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FinTech in Focus — July 26, 2022

FinTech in Focus — July 26, 2022

Many of us have lived during bear markets, financial shocks, inflation, and global economic downturns. Within this group, there lies perspective. We know this is for a time, and what will emerge will come from the innovators. Innovators drive creativity and risk-taking during periods like the one we're experiencing. Financial technology has the power to transform many sectors to benefit the end-user. In this newsletter, we're highlighting industries that are innovating—insurance and agriculture. We're also highlighting emerging markets, as these landscapes are places we can learn from and collaborate with.

Nicole Valentine
FinTech Director

InsurTech in Emerging Markets

According to the Gallagher Re Global InsurTech Report for Q1 2022, funding for InsurTech startups was down in 2022 to $2.2 billion from an all-time high of $5.5 billion in Q4 2021. However, the report notes that while investment has slowed down in the US, InsurTech startups in Latin America are beginning to outpace the US in M&A activity and transactional volume.

New insurance technologies enable firms to create customized policies and harness new data streams from internet-enabled devices. This allows firms to dynamically price premiums, reduce risk, and expand access to insurance.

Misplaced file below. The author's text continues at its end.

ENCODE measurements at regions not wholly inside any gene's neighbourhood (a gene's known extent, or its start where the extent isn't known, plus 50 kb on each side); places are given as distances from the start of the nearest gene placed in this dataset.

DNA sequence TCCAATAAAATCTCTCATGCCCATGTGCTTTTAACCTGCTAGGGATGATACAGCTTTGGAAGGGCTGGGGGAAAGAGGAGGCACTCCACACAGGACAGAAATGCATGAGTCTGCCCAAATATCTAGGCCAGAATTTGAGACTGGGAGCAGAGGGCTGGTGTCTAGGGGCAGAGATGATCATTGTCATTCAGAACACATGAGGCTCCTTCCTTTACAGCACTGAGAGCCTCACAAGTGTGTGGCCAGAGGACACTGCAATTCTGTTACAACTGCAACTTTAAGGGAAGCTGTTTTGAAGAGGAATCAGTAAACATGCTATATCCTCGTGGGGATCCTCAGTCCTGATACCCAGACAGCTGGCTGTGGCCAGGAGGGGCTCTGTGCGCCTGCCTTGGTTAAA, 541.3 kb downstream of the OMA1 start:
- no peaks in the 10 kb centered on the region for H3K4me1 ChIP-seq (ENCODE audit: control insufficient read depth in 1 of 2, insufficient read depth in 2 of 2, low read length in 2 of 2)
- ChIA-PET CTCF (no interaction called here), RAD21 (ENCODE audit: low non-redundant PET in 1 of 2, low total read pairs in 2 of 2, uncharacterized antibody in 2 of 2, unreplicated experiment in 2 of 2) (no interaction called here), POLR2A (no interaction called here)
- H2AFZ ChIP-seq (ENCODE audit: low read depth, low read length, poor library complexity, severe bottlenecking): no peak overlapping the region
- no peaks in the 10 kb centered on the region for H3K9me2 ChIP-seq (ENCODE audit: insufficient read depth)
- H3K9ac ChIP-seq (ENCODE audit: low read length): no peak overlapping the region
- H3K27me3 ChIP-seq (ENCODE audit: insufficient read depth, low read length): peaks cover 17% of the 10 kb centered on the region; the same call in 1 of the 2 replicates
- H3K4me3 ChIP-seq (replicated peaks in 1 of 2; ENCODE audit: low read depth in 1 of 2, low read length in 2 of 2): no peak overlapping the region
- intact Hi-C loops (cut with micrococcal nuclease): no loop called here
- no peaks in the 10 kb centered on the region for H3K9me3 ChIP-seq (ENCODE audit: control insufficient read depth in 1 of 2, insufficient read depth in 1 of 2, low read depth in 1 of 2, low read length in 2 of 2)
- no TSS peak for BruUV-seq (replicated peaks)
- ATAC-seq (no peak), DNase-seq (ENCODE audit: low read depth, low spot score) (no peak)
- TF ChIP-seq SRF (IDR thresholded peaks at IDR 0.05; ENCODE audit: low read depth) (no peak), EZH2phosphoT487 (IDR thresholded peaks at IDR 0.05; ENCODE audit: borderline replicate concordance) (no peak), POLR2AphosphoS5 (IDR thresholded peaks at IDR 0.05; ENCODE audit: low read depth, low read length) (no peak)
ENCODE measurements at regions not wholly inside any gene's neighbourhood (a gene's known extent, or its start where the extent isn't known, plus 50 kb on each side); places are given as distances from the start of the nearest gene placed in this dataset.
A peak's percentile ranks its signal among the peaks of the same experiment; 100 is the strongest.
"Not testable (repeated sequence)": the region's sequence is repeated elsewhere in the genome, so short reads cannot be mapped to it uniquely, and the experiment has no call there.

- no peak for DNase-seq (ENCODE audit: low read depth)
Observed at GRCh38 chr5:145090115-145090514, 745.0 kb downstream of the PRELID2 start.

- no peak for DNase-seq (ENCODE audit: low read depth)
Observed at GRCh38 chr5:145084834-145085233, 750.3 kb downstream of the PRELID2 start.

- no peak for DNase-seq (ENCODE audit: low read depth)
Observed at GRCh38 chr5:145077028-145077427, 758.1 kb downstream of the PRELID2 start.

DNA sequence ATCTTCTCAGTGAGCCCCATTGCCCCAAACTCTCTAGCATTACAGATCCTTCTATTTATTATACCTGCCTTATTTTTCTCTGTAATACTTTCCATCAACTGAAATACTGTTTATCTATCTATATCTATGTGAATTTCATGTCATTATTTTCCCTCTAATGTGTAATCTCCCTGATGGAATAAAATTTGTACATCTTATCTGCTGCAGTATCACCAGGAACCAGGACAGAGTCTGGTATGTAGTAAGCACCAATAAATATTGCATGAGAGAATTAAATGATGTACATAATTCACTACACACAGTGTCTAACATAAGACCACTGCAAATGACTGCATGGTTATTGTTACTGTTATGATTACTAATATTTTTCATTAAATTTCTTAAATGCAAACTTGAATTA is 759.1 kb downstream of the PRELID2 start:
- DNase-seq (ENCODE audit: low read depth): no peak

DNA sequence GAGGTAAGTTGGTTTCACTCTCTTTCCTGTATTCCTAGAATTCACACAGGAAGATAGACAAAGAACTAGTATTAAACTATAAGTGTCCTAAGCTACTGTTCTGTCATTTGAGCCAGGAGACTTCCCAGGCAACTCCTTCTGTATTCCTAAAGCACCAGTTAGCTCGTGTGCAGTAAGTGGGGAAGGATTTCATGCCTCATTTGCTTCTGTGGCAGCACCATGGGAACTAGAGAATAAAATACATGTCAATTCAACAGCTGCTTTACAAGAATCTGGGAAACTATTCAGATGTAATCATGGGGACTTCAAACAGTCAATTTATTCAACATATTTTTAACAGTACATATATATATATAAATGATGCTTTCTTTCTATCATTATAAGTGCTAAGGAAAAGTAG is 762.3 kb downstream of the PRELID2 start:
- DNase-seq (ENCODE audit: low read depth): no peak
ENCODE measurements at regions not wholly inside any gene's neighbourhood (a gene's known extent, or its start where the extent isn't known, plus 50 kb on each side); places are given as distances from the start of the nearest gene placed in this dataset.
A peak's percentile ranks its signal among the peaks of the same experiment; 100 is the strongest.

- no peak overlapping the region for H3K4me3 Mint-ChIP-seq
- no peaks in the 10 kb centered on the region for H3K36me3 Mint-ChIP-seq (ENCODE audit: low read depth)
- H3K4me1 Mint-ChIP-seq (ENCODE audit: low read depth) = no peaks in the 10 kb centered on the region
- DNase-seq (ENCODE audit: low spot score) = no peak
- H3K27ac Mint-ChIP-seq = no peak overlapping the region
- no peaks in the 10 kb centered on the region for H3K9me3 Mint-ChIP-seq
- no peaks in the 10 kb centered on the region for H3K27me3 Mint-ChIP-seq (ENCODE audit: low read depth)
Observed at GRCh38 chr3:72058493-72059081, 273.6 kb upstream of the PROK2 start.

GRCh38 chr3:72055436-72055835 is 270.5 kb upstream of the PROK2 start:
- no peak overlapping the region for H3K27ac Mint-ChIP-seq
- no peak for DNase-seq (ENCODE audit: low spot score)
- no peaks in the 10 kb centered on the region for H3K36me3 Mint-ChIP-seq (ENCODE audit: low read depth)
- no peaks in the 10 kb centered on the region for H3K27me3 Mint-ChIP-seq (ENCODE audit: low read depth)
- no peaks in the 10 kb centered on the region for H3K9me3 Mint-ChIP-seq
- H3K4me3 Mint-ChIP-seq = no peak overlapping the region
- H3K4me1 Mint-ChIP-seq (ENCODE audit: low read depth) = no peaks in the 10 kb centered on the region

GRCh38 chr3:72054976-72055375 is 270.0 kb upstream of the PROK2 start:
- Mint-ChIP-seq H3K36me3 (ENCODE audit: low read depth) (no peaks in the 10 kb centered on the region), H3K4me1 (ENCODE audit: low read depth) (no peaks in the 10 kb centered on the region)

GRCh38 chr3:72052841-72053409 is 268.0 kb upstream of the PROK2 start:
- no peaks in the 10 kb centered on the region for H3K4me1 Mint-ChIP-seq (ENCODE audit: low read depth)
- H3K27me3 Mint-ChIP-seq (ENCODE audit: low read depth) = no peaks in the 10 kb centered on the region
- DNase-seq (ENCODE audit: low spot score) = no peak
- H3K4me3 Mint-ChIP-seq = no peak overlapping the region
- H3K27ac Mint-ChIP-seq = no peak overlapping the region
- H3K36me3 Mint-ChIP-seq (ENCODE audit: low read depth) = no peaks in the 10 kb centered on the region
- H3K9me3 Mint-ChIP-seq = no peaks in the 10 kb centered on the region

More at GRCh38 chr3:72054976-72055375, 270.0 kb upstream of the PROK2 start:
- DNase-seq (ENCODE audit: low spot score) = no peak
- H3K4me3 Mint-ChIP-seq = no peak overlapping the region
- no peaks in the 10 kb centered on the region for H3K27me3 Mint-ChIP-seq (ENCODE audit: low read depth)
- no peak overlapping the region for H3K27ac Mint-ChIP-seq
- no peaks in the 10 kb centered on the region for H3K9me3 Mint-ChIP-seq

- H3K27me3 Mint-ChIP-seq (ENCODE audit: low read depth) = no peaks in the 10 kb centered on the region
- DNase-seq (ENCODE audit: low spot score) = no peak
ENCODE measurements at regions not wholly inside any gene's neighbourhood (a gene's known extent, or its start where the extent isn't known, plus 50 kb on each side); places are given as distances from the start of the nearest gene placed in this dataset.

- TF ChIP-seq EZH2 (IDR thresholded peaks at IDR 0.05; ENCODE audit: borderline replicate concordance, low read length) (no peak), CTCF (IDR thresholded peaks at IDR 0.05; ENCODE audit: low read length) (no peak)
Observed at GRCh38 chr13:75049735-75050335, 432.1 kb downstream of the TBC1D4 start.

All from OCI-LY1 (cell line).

One area where these innovations can make the greatest difference is in emerging economies. Without a robust insurance sector, investment in many of the world's developing economies remains unattractive and hinders growth. A host of startups and legacy insurers are emerging to meet this deficit. They harness cellular internet, mobile banking, and big data to service the underinsured.

The risk pricing models used by traditional insurance companies have limited effectiveness in data-poor emerging economies. Poor models have raised premiums and priced people out of the market, reducing the efficiency, equability, and overall insurance coverage. In its report on InsurTech in East Africa, Deloitte noted that big data and mobile tech enable customized insurance policies that more accurately reflect risk in emerging economies.

InsurTech in Africa

In a recent report by McKinsey, despite representing a potential insurance market of $68 billion, Africa has some of the world's lowest insurance penetration rates. Excluding South Africa, sub-Saharan Africa has an average 1 percent insurance penetration rate. South Africa has an anomalously high 12 percent penetration rate because of its centuries-old insurance industry from the colonial period, which still ranks beneath the global average penetration rate. This low insurance penetration hinders Africa's economic growth, innovation, and opportunities. Comprehensive insurance coverage is necessary to mitigate risk in sub-Saharan Africa to encourage capital flows.

InsurTech startups in Africa have focused on improved access, wide distribution, mobile phones, cellular networks, and innovative partnerships to reach a broad network of non-traditional insurance customers. Many of these startups cater to customers without traditional bank accounts or formal employment.